"But Doc, I felt it go, and when I see the chiro they put it back in and I hear it pop in to place. " is the normal response when I start explaining that backs don't go out. I would like to try to take a few minutes to explain what is happening when we suffer from acute back pain and why joint manipulations or adjustments might work. The human body is very complex, but I will try to lay this out as concisely as I can.
First of the human body is very robust, that is why we can do so many things that are bad for us and survive for as long as we do. The spine itself is very robust. It is a series of bones that have cartilaginous disks fused to them, these disks to not "slip" around, they compress and stretch depending on which way the spine is bending and twisting (contrary to popular belief, the spine is meant to bend and twist in almost all directions. Most people are just doing it without balanced muscle tension to support the joints.) So when you bend or twist without the proper muscle tensions, you may be putting compressive forces on the disk which may stress or tear some of the outer fibers, do that long enough and you may have a significant problem.
But each time we put a significant unbalanced force on a disk your body is likely to respond by changing muscle tone, some muscles will become less responsive to try to give the back some time to heal. This quick muscle tone change, a protective mechanism, is your back "going out", this often will lead to the joints and bones being out of alignment (which might be where the phrase going out came from), which requires the muscles to re-balance tension to bring the bones back into alignment. your bones only do what the msucle and fascia make them do. It is not that joints or disks go out (there are some exceptions to this but people tend to call them what they actually are- herniations, listhesis, fractures or dislocations).
Whats happening when my back gets cracked?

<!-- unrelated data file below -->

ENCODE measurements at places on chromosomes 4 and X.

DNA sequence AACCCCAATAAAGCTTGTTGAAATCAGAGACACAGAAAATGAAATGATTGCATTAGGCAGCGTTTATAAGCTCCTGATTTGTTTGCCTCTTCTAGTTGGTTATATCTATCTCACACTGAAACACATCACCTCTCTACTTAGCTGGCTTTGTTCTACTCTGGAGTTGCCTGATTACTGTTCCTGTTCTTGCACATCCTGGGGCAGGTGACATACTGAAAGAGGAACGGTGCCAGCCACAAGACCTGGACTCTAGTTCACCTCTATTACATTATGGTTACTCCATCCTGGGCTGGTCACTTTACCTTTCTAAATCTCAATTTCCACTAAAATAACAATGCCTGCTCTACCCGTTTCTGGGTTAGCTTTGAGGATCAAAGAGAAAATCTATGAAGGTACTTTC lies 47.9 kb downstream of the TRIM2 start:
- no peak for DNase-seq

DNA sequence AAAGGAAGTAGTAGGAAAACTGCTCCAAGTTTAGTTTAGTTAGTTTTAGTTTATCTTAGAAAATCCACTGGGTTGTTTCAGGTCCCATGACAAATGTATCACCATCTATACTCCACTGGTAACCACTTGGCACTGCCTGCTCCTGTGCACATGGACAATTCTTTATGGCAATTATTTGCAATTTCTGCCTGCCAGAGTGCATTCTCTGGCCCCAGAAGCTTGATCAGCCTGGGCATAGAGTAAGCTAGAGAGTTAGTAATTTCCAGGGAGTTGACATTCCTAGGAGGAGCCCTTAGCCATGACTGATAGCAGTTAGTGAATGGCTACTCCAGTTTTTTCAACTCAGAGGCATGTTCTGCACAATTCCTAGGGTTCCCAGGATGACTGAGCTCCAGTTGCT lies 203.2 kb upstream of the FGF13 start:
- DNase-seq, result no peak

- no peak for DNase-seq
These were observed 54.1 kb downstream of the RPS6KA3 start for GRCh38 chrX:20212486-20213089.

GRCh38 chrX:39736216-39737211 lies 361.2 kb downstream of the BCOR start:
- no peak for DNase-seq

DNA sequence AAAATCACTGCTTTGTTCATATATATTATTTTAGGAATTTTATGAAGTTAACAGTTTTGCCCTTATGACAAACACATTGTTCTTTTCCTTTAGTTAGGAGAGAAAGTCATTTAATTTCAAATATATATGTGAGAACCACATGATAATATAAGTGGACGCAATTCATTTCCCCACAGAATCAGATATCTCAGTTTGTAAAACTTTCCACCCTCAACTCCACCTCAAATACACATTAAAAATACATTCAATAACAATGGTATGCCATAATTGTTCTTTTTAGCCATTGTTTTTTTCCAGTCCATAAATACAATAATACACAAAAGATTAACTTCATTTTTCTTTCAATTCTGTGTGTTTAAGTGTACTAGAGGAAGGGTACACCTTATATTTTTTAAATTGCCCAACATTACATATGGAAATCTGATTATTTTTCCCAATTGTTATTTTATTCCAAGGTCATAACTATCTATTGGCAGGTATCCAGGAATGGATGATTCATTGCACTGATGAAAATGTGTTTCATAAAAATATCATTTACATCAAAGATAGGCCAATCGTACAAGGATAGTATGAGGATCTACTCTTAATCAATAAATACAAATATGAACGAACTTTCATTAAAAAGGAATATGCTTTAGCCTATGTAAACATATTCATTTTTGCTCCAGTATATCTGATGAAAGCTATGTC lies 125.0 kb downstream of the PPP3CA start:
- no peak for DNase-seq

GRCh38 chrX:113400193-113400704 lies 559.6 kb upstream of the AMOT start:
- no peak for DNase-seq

When joints are popping it is because you are taking a joint through a range of motion that it hasn't been in a while and a small air pockets are released, POP! when you stretch the ligaments in the area it sends signals to the brain that may help reset muscle tone in the area, often the injury happens because the body is not "tuned" to do what is should be, so even if popping the joints brings you back to where you were before injury, you are still moving through a body that is injury prone.
So what should I do?
If you are reading this its probably too late to tell you that prevention is the best step, and contrary to some of the discussion in the physical therapy world, prevention is possible. So what to do depends on what happened, your history, your body type, and how much pain you are in and your knowledge of the body. There are a hundred different methods of rehabilitation, I am personally partial to myofascial release and training for full body control to develop a balance tension of muscle around the joints. Every body has a unique set of problems, so seeking professional help from somebody that understands human movement is likely the best way to improve the situation. If you have a fair understanding of anatomy or exercise there are thousands of online resources with information. The most extensive free catalog of corrective exercise I have seen is the youtube channel offered by Functional Patterns, for access click here. Search for planks, prone retractions, posture, MFR +body part and you will have access to enough content to get you moving in the right direction .
Why do I prefer myofascial release over joint mobilization? The traditional model of human movement infers that we are a bunch of bones stacked on top of each other with muscles connecting them. I think it is more accurate to say we are a big bag of muscle with a bunch of bones floating in it. The emphasis to all movement problems should be getting out bags of muscle support bones and joints better. Don't get me wrong, occasionally joint mobilization helps, but the joints are in jeopardy because the muscles do not work in regard to gravity as well as they should.
Thank you for taking the time to read this, if you have any questions, comments or concerns, please share them. Problems start to be fixed by understanding that there are problems and the nature of the problems. Educating yourself is vital in the road to recovery.
James is dedicated to helping the Portland area decrease pain and improve performance. He believes education is an important factor in solving your problems.